Accessibility

Usability research plays a key part in implementing accessibility throughout the stages of product design. Beyond just product evaluation, UX research can facilitate an inclusive design process.

UX and accessibility pioneers

Our team members were a part of a groundbreaking study almost 20 years ago to understand mobile phone accessibility and usability issues unique to visually impaired users. We’ve been passionate about inclusive design ever since.

Considerations for A11y research

Recruiting

A11y research recruits need additional time and might also consider caregiver interaction and inclusion.

Preparation

Additional planning to align test plan and session materials to ensure participants have information needed to participate.

Technology

A11y tech checks are critical to for both remote and in-person sessions. Consider if caregiver participation useful and if real-time transcription add-ons or ASL interpreters are needed.

Facility

Evaluate transportation requirements and be aware of considerations for signage, audio signposts for situational awareness, and staff to escort.

Compensation

A11y incentive distribution may need to accommodate for physical or digital payments and non-disclosures procedures for signature.

Our strategic recruiting partnerships support project success

Accessible, or A11y, research hinges on recruiting special populations. Our established relationships with recruiters, research facilities, clinical sites, and other project vendors support our consistently high-quality service delivery and project success. We have years of experience as strategic partners and we pass our cost savings and confidence in their quality along to you.

Low vision

  • Central field loss
  • Peripheral field loss 
  • Other field loss
  • Night blindness
  • Blurred vision
  • Hazy vision
  • Light/Contrast Sensitivity (Photophobia)
  • Low visual acuity (partially sighted)
  • Partial blindness 
  • Blind
  • People who use screen readers

Hearing-impaired

  • Deaf – cannot use assistive devices
  • Degree of hearing loss (mild, moderate, severe, profound)
  • Hearing Loss / hard of hearing
  • People who use:
    • Hearing aids
    • Implants
    • Read lips
    • Use sign language
    • Sign language interpreters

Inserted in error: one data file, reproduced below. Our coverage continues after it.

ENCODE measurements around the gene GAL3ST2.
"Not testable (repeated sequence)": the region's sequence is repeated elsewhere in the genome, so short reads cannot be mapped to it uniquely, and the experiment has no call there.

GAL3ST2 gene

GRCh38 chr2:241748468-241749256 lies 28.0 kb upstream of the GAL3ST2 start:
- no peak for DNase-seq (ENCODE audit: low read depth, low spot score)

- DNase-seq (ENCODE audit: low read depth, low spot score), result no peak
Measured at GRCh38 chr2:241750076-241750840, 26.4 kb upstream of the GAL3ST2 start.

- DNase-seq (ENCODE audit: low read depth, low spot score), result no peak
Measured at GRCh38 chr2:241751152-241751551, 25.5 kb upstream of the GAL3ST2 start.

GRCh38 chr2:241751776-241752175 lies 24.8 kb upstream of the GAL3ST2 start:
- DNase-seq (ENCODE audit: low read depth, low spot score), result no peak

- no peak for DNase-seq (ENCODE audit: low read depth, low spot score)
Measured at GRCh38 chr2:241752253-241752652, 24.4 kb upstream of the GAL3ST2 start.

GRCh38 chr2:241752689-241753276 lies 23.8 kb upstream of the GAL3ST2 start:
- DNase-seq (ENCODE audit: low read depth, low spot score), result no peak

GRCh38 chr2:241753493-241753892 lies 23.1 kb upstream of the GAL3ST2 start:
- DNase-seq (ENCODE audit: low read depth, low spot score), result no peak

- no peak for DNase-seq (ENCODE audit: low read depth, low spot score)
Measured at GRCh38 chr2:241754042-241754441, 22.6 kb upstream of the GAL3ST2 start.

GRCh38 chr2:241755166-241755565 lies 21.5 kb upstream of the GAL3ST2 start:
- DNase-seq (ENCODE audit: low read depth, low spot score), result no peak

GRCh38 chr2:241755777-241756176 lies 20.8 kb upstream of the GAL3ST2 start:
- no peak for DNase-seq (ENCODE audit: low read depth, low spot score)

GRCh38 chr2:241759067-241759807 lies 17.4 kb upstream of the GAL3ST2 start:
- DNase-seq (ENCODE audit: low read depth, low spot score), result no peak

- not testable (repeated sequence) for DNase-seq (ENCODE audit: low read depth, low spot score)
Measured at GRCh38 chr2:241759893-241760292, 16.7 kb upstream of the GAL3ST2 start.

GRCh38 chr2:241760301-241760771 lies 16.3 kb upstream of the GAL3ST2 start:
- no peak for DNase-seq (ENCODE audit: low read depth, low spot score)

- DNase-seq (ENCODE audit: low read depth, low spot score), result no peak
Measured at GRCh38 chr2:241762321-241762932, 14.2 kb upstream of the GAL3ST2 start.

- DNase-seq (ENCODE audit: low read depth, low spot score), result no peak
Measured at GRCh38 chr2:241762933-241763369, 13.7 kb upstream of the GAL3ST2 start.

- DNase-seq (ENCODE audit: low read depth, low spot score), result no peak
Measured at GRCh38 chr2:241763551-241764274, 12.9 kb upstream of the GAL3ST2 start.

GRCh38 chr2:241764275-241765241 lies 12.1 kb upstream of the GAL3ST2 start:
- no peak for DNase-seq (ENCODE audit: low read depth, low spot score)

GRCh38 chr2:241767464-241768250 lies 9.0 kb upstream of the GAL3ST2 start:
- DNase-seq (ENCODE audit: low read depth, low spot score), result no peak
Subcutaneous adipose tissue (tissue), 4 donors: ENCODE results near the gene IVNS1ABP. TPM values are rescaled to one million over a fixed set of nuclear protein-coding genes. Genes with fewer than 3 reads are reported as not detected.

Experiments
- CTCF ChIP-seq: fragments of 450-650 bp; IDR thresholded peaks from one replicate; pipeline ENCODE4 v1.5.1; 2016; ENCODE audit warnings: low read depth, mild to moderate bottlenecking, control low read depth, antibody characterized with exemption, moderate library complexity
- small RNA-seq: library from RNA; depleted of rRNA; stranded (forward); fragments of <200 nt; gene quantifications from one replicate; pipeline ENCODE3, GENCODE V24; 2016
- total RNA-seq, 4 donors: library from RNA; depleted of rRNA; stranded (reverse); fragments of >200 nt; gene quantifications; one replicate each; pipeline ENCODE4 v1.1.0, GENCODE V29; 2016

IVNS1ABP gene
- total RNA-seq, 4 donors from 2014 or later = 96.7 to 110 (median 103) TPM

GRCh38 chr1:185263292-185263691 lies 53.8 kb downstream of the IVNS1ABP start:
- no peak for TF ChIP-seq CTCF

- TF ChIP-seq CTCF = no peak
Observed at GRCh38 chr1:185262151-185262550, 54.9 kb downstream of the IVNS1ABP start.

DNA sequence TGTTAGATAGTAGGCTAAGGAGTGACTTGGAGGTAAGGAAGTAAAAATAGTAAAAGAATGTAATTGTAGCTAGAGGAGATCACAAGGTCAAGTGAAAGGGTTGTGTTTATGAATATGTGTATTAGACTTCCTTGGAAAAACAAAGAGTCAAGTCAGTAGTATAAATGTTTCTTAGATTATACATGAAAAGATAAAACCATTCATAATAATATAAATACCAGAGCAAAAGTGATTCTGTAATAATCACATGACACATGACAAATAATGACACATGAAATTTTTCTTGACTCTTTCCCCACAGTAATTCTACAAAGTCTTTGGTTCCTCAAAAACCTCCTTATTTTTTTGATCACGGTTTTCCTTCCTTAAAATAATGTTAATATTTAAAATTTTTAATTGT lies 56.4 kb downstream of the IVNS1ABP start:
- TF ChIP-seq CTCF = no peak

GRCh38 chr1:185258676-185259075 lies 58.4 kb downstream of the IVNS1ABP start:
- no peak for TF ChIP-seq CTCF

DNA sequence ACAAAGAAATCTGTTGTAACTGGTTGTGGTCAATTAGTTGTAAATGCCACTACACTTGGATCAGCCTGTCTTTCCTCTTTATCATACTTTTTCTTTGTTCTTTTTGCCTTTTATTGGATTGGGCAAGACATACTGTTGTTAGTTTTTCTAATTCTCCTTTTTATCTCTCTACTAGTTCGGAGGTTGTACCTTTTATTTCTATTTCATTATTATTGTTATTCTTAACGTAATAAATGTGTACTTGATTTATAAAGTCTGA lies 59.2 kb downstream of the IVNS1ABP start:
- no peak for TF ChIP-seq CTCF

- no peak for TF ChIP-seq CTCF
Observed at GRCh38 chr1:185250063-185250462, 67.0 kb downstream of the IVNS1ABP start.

• Captioning
    • Text messaging
    • Telephone amplifiers
    • Flashing and vibrating alarms
    • Audio loop systems
    • Infrared listening devices
    • Portable sound amplifiers
    • TTY

Low-mobility

  • Upper limb(s) disability
  • Lower limb(s) disability
  • Manual dexterity
  • Disability in coordination with different organs of the body
  • Lack of strength to walk, grasp, or lift objects.
  • People who use:
    • Wheelchairs
    • Walkers
    • Joysticks
    • Head pointers
    • Trackballs
    • Eye- or head-trackers
    • Augmentative and alternative communication (AAC)

Our experience with special populations

Our recruit experience includes HCPs in virtually every specialty, a variety of patient populations, and individuals with low-vision, hearing-impairments, and low-mobility. Here is a sample of participants we’ve recruited:

HCPs

  • Psychiatrists
  • Nurses
  • Caregivers
  • Surgeons
  • Pharmacists
  • Critical Care Doctors
  • Primary Care Physicians
  • Nutritionists
  • Cardiologists
  • Anesthesiologists
  • Social Workers
  • Medical Assistants
  • Neurologists

Patient populations

  • Visually impaired
  • Schizophrenia
  • Alzheimer’s
  • Bipolar Disorder
  • Diabetes
  • Psoriasis
  • Crohn’s
  • Hemophilia
  • Rheumatoid Arthritis
  • Multiple Sclerosis
  • Parkinson’s
  • Ankylosing Spondylitis
  • Major Depressive Disorder
  • Migraine
  • Cancer

Accessibility insights

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CASE STUDIES

CASE STUDIES

Investigate accessibility opportunities in voice technology for visually impaired users
Investigate accessibility opportunities in voice technology for visually impaired users

A major telecommunications company sought to understand mobile phone accessibility and usability issues unique to visually impaired users.